The Living Longer Living Better Initiative of the Manchester Health and Wellbeing Board identified the frail elderly as a key cohort for innovation in more integrated care. This provided an opportunity to try out the idea of Community Frailty Checks and Intelesant were commissioned by University Hospital South Manchester on behalf of South Manchester CCG and working with Manchester City Council to do this. Intelesant also worked with Manchester Carers Forum to develop a training program and website for the community volunteers doing the Checks. The educational work was part funded by Health Education NorthWest.
The GFI question set was augmented with additional questions to provide more context. Governance is provided by an Integrated Steering Group of UHSM, Manchester City Council and South Manchester CCG. Completed Checks can be transmitted electronically to local GP’s over the N3 network. The pathway from this point can include referral to a multi-disciplinary team with the consent of the patient.
It is too early to say whether Community Frailty Checks can reduce unplanned admissions (though this is our goal). How might they do this? The most obvious way would be by providing the GP with a short list of names of people that might benefit from a clinical assessment leading onto formal early interventions by either the NHS or social services.
However as we have been doing this work we have seen other benefits that may be just as significant. The process of asking and answering the questions can help identify concerns the person could not explain or see the root causes of problems that they had missed or covered up. This can lead to getting help more quickly. The Community group doing the Checks gets a more systematic understanding of the needs of the people it is seeking to help.
Screening for frailty
One question that is often asked is whether it is appropriate to ‘screen for frailty’. There seem to be two reasons that this comes up. One is cost – which is a major consideration if this is to be done with clinical resources. The second is the ethical issue to do with telling someone that they have a condition that they were otherwise unaware of and for which ‘nothing can be done.’
Another is to do with the GFI tool we have chosen and whether this can be sufficiently sensitive for a diagnosis of frailty without, for example, a timed walk.
Our response is that a core idea of the Community Frailty Check is to provide valuable intelligence at low cost for a more detailed clinical review if needed. We do not tell people that they are frail or give them a score and neither is it our job to diagnose frailty. The feedback that they get from using the GFI is identifying the domains that they and their carers should focus on and pointers to local sources of help.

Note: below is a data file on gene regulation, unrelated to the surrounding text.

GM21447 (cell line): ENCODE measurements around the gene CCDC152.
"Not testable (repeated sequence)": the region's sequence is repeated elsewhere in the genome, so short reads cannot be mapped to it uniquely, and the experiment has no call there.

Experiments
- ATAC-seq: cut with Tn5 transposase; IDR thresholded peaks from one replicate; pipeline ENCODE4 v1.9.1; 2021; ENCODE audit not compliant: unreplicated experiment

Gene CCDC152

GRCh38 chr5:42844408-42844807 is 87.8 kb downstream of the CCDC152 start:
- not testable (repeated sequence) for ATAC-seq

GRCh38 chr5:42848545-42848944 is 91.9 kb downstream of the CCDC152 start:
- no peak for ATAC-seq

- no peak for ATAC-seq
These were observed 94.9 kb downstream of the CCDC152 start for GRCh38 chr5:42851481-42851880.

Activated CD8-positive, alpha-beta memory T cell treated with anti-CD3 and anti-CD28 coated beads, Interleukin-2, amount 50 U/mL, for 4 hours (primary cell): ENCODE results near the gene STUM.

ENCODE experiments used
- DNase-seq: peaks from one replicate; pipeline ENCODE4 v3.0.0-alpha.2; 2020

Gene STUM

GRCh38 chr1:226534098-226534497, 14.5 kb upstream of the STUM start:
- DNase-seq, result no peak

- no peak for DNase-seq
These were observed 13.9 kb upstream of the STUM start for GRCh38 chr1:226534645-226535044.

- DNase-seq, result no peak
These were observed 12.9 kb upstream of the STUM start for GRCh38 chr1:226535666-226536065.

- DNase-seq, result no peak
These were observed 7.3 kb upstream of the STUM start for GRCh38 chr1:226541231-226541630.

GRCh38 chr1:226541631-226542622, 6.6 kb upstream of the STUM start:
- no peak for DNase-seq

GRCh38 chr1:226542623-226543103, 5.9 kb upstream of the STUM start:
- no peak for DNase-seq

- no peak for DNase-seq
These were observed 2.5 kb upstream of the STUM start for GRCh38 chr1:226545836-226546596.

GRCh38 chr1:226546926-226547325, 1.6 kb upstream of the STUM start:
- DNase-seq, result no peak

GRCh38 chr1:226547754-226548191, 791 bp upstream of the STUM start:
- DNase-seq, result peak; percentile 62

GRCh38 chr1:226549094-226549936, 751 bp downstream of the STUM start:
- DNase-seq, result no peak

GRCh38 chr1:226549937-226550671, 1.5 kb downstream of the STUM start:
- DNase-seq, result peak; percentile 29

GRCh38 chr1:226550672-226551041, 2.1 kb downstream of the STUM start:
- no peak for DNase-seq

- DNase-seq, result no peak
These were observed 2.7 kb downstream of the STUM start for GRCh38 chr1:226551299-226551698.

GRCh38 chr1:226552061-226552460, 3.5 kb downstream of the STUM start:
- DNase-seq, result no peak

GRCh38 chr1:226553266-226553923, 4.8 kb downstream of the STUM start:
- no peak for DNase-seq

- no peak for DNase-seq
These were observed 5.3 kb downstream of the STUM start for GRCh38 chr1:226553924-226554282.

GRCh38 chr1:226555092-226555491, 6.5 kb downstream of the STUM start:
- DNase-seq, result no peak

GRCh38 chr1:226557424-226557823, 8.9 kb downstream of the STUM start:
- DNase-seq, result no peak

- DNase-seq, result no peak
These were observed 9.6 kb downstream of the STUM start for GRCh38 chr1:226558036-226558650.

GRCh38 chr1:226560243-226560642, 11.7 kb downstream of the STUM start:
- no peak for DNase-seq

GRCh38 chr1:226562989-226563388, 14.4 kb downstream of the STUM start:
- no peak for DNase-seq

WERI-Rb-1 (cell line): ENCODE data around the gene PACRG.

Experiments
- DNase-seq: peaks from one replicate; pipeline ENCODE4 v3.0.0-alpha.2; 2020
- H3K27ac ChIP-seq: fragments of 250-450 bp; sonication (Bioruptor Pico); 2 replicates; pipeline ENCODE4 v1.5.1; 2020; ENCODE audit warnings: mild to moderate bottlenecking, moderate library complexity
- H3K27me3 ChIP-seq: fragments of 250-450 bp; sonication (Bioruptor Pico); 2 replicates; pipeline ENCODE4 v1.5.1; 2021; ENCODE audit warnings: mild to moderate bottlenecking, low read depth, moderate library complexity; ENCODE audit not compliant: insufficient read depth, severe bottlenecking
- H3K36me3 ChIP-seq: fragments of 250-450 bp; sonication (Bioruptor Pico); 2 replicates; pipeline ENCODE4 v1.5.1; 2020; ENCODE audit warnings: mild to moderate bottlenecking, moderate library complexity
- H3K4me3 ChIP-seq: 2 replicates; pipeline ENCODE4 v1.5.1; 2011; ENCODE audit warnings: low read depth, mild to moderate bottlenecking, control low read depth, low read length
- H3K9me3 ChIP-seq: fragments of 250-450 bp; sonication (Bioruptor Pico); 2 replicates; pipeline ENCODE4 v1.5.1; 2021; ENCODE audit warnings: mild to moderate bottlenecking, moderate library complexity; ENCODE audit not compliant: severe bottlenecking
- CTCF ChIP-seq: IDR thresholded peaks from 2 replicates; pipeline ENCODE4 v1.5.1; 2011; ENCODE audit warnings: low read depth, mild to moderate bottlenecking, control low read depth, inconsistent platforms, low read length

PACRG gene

Intelesant has also started planning to link the responses to the Community Frailty Checks to local service directories. This could allow health and social commissioners to nudge residents to services designed to reduce the pressure on GP’s and A&E that would otherwise be difficult for them to find.
Intelesant is extending the Howz platform to include sensor data from the home, using low cost energy monitoring to detect the usage of everyday objects and systems that are a vital part of daily living for cooking, drinking and heating. Via a smartphone app the data is fused with reports of visits from formal and informal carers to create an up to date picture of the progression of frailty.
ii Frailty consensus: a call to action. – PubMed – NCBI . 2014. Frailty consensus: a call to action. – PubMed – NCBI . [ONLINE] Available at:http://www.ncbi.nlm.nih.gov/pubmed/23764209. [Accessed 02 December 2014].
iii Reducing emergency admissions: are we on the right track? | The BMJ. 2014. Reducing emergency admissions: are we on the right track? | The BMJ. [ONLINE] Available at: http://www.bmj.com/content/345/bmj.e6017. [Accessed 18 November 2014].
iv Avoidable acute hospital admissions in older people | British Journal of Healthcare Management 2012
v Measurement properties of the Groningen Frailty Indicator in home-d… – PubMed – NCBI . 2014. Measurement properties of the Groningen Frailty Indicator in home-d… – PubMed – NCBI . [ONLINE] Available at:http://www.ncbi.nlm.nih.gov/pubmed/22579590. [Accessed 18 November 2014].